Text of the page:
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T in the Park flooding fears eased

Revellers at T in the Park.
Revellers at T in the Park.

Scotland’s top environmental body has withdrawn its objection to plans for this summer’s T in the Park.

As exclusively revealed by The Courier, the Scottish Environment Protection Agency (Sepa) had listed several issues they wanted addressed, including possible flooding on the planned campsite.

Sepa now say there is no flood risk to the camping areas at the proposed site at Strathallan Castle Estate.

The environmental watchdog had previously pointed out they felt the chance of high rain fall “may place” revellers at flood risk.

It highlighted two serious flash floods that had been recorded in the Strathearn area near the proposed festival site and had warned that these could result in a “rapid river rise”.

It also stressed that “limited prior” warning can be provided due to the localised nature of such storms.

T in the Park has since assured Sepa their concerns will be addressed and the objection has now been withdrawn, primarily based on T in the Park removing all camping areas from the flood plain.

Festival organisers have also confirmed the road crossing at the ornamental lake in Strathallan Castle Estate will not be used for foot traffic during the event and are to provide detailed drawings of the permanent crossings.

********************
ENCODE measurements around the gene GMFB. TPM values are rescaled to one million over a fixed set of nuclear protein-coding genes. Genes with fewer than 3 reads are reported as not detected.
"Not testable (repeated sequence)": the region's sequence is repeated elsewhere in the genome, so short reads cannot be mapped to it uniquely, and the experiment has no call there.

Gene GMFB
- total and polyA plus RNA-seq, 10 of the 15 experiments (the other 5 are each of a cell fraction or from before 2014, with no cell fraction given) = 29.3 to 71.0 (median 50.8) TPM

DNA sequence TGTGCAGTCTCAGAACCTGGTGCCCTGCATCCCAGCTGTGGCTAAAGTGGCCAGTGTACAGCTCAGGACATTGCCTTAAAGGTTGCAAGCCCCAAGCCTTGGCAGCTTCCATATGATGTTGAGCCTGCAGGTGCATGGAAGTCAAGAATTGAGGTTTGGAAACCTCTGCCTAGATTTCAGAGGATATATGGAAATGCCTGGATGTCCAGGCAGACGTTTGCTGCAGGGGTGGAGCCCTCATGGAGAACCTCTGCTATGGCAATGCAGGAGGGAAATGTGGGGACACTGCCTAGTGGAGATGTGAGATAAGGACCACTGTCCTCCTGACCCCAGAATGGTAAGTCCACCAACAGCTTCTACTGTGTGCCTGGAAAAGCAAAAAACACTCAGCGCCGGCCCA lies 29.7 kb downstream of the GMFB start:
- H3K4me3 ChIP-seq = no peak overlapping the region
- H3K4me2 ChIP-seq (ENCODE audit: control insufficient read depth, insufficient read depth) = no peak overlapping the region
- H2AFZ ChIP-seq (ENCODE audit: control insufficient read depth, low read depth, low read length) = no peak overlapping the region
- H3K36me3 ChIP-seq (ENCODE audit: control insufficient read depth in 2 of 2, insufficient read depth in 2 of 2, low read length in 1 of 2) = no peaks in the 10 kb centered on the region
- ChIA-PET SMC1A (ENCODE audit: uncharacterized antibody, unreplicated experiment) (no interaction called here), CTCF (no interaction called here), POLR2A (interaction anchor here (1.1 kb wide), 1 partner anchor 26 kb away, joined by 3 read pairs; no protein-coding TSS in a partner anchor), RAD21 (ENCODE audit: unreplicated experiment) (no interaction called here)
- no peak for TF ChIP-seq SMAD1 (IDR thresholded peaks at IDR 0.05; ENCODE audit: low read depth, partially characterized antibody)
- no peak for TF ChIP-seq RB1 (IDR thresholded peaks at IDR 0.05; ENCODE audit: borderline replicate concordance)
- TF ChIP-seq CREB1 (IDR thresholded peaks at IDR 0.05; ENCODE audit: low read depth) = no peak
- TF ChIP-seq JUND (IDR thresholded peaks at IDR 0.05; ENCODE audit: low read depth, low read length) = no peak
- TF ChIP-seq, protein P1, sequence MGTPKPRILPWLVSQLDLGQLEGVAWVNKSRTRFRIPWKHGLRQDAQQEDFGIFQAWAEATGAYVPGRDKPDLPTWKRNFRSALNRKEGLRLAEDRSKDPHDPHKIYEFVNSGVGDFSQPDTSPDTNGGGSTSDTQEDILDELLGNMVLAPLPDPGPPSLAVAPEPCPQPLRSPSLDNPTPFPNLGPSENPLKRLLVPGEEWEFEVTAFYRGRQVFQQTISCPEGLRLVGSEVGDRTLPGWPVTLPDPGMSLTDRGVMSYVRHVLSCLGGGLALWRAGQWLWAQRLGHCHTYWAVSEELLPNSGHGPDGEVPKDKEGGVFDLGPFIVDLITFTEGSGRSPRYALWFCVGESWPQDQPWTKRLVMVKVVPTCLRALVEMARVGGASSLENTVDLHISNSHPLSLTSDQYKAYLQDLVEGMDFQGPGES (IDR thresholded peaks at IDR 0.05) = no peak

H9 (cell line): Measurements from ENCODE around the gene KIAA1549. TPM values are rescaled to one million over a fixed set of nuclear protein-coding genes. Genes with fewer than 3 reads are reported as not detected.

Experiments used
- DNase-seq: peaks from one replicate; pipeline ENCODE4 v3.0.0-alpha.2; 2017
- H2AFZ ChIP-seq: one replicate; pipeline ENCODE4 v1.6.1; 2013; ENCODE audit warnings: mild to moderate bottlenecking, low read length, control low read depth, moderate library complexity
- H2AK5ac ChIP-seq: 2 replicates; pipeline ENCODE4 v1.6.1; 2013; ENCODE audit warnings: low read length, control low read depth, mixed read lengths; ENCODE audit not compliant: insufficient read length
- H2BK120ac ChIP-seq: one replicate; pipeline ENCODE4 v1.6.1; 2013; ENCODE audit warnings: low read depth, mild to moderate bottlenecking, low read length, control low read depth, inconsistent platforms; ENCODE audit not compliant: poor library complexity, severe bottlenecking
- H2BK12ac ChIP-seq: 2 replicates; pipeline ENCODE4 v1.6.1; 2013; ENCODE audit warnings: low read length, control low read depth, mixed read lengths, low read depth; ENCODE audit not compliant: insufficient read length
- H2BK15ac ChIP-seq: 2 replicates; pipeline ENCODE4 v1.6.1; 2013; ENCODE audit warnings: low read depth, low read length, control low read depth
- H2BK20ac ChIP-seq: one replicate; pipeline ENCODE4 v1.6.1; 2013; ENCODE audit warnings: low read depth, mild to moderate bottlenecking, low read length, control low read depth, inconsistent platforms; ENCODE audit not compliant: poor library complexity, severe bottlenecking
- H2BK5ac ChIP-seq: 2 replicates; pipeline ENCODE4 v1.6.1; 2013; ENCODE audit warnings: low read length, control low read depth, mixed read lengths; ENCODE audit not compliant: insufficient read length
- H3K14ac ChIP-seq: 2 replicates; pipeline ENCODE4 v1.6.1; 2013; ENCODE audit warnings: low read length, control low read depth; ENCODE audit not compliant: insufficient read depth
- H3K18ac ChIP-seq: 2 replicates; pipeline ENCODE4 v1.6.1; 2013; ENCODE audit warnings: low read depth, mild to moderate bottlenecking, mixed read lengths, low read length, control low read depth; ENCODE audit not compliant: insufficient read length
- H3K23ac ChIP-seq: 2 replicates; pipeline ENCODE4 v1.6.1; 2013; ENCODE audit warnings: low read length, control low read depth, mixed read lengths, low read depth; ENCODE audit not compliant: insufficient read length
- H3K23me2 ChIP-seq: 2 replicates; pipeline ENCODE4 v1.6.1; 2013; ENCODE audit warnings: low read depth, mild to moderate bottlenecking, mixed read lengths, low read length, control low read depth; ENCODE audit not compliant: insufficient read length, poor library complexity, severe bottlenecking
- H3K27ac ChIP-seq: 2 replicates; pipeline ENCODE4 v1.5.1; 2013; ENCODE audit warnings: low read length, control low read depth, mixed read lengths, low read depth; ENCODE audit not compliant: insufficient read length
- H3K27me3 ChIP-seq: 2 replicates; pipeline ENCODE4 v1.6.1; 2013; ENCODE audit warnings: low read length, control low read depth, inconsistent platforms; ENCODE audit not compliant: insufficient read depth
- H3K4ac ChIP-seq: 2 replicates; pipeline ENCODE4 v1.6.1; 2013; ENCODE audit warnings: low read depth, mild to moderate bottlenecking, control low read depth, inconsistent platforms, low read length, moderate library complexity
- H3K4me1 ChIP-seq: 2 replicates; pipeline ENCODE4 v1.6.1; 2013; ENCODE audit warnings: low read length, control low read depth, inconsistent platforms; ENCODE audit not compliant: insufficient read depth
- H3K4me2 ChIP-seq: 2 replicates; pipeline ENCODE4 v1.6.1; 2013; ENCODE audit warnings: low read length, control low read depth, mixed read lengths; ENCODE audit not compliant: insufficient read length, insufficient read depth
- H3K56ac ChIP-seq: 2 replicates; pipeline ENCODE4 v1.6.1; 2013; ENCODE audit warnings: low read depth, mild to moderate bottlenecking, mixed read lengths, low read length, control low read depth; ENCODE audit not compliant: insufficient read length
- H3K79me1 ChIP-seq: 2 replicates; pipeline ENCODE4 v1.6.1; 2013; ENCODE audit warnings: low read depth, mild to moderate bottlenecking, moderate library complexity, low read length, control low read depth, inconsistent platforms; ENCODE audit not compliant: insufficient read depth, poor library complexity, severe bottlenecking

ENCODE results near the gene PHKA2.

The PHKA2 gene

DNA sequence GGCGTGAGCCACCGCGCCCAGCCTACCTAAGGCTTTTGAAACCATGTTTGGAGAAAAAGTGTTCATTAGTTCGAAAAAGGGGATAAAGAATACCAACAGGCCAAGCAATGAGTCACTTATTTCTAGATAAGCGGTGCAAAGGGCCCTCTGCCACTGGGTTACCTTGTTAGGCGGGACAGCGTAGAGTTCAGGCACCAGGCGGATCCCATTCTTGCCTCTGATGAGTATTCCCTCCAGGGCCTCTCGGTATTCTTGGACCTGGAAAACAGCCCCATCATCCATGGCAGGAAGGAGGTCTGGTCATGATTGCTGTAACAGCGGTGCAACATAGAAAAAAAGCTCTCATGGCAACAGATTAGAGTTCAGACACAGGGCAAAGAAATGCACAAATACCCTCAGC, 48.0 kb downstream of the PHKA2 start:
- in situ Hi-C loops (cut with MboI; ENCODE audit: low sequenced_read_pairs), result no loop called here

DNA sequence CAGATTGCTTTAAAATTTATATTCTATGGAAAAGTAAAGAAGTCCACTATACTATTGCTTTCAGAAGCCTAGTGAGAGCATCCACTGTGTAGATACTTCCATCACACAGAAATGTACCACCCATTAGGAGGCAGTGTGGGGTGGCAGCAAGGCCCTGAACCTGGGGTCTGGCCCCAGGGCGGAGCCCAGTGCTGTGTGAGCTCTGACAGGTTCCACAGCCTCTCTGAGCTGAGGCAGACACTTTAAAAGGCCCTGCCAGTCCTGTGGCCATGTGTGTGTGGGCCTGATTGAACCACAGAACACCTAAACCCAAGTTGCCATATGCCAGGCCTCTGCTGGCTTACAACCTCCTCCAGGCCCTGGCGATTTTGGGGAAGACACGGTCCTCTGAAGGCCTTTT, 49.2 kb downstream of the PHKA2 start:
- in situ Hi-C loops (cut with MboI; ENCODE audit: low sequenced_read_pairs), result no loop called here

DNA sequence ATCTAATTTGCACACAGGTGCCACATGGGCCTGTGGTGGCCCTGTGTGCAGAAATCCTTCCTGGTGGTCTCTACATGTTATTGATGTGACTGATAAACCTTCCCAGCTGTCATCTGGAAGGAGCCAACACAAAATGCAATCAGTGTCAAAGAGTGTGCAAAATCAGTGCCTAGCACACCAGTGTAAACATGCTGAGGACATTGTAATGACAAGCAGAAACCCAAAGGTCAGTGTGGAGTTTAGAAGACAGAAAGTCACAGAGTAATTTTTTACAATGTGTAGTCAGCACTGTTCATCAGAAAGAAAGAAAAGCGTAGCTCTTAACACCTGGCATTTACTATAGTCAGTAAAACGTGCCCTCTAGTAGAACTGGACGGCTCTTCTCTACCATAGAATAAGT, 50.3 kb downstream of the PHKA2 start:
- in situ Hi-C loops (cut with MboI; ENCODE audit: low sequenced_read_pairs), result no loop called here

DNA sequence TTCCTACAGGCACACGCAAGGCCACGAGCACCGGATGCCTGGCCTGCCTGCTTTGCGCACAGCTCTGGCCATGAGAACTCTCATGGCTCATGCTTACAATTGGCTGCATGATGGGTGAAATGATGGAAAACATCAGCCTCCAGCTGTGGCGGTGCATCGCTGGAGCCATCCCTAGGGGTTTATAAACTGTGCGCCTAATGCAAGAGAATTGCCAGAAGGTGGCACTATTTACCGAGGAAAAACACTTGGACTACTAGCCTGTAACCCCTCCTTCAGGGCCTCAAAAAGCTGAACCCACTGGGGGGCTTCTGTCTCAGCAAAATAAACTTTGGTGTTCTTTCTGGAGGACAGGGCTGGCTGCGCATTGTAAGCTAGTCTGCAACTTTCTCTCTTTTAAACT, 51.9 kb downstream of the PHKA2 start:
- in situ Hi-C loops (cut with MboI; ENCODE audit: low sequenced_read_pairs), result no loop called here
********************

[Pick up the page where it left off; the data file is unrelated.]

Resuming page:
But Sepa has asked T in the Park to create a flood warning and evacuation plan prior to the start of the festival taking place if planning consent is granted.

A Sepa spokesman said: “Under the Flood Risk Management Act, Sepa have a responsibility to highlight areas which are potentially prone to flooding under the statutory planning process.

“In the case of Strathallan Castle estate, the land on which camping had been designated was previously within a functional flood plain and was therefore at risk of flooding during periods of stormy or prolonged rainfall. As the camping areas have now been moved outwith the flood plain, Sepa can remove the objection.”

A T in the Park spokesman added: “The consultation process is robust and thorough and we always knew there would be some conditions set out by the statutory consultees before the final decision is made.”

Perth and Kinross Council will rule on planning permission later this year.

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